Coming out party

Above: Empire of Sin

Image Credit: Romero Games/Paradox

GamesBeat: Did you have a good reaction to the announcement at Gamescom? Any interesting feedback that came from that?

Romero: Oh my God, yeah. This is a really direct answer, but — when you have an idea where you can’t point to something else that’s like it, it’s terrifying. It’s absolutely terrifying, because you love it. Your team, everybody, the people you’re working with, they love it. Obviously your publisher believes in it. They’ve been super supportive for us. All that’s well and good. But we’ve all seen ugly babies, right? A terrible thing to say. [Laughs]

When we announced the game at E3, the reaction was incredible. It was better than we ever would have dared hope for. And then going to Gamescom, sitting people down — we worked really hard on the build. We wanted to make sure it didn’t crash the second you looked at it. We wanted a tutorial in there so people could have a good experience. Having all that in there, the reaction, even at Gamescom, was really favorable. If you look at the review that IGN put out, and then Rock Paper Shotgun, and I’m sure there will be others to follow — generally it takes a bit for the first impressions to come out. But I’m thrilled with it.

Of course, I see all the stuff that’s yet to be done. I see the balance that doesn’t make sense in some areas. I see the screens that need to be revisited, or some of the nitty-gritty diplomacy stuff that still has to be implemented. I see all of that, and so it’s tempting, when you’re first bringing out a game, when you’re first announcing something — you still see what needs to be done, but people see what you’ve created. The response has been incredible. I wouldn’t have dared hope for anything as positive. It’s been a really warm response. It’s been great. I don’t know how you could want anything better.


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Just going back to that initial point, when you’re making something somebody else hasn’t made before, well, is there a reason somebody hasn’t made this before? Is this a bad idea? Am I the only one who thinks this could be cool? We got an email from someone over the weekend, just this long email about, “This is the game I’ve waited for. Please don’t fuck this up.” We’re getting these emails like, “Thank God, we’ve been waiting for this!” But that one email with “don’t fuck this up,” please don’t let that be the trailing quote. [laughs] That would be greatly appreciated.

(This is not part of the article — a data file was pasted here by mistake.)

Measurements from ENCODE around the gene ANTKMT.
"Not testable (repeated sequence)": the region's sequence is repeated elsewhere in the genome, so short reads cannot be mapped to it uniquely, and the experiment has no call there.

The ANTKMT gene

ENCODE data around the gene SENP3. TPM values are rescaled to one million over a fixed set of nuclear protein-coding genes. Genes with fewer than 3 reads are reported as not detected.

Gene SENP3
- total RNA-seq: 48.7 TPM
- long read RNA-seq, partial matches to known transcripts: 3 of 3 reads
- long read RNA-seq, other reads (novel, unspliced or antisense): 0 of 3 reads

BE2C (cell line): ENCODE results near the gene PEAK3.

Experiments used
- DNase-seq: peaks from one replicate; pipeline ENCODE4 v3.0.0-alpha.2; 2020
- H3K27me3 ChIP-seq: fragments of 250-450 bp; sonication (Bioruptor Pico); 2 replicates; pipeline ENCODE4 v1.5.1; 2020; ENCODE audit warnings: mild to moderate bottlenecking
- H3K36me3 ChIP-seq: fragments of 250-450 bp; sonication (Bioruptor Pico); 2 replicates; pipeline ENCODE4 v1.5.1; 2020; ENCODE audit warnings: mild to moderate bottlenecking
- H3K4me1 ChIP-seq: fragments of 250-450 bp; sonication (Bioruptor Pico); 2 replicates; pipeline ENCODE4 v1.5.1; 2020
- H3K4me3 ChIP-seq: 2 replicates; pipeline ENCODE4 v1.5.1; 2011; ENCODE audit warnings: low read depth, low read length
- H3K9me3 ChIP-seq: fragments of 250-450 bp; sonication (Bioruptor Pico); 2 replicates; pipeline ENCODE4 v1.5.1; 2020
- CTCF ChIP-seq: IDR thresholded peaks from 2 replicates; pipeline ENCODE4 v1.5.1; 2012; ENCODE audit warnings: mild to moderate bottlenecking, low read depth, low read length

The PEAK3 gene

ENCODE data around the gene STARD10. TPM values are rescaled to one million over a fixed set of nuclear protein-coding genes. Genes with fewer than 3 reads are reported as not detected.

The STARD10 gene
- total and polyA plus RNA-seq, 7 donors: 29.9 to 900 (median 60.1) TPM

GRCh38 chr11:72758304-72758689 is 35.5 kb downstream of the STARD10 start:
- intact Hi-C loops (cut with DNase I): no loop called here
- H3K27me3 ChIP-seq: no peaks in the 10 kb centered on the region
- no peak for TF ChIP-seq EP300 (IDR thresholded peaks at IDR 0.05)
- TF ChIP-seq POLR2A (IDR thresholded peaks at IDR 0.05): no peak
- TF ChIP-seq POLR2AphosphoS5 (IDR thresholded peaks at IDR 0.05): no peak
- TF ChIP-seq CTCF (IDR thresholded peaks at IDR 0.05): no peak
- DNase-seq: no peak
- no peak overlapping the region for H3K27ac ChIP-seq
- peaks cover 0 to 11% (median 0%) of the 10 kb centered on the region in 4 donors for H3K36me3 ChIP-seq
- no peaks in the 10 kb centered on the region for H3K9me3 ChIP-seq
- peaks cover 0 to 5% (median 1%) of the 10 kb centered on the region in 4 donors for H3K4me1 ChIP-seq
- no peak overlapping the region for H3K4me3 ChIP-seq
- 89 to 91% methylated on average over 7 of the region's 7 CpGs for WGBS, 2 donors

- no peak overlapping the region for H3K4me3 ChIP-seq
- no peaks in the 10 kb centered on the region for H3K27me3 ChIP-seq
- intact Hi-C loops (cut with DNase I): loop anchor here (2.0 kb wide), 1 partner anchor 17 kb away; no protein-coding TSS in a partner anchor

I don’t remember making a game that had just this much pre-fan involvement. Paradox fans are great, so it kind of doesn’t surprise me. But we’re getting people just sending emails about what they liked. Are they going to be able to do this or that? The game really seems to be resonating with people.

GamesBeat: How did you end up working with Paradox?

Romero: It’s the standard way things tend to work in the industry. Maybe some people aren’t familiar with it, but I go to Gamescom, or to a lot of these shows, and you put together a deck, maybe 20 pages describing what the core of your game is, key team members, the gameplay. You’re trying to create an idea for people. You may or may not have a prototype, but having one is certainly more helpful than not.

We went to Gamescom, and I pitched the game to — I had what I referred to as the throwaway pitch, as in, “I doubt this company would want this, but let me pitch it anyway so I can warm myself up.” I may have even had two of those, just throwaway pitches. Then it came time to talk to Paradox. I remember that meeting so vividly. I remember where I was standing, where the Paradox team was. I remember everything about that meeting.

It was one of the most tense moments, because I knew — you can’t open a pitch meeting with the following words: “This game is so for you. I know it’s for you. If there ever was a game designed for Paradox, this is the game.” You can’t open a meeting with that, because that would end the meeting. [laughs] But I believed it. I believed that they would like this game. I believed in the game. At the end of it, Shams Jorjani just said, “I love it.” I probably exhaled the biggest breath ever.

I tried to hold it together outside, because loving an idea and signing a game are two different things. But anyway, we pitched it to them at Gamescom in 2015.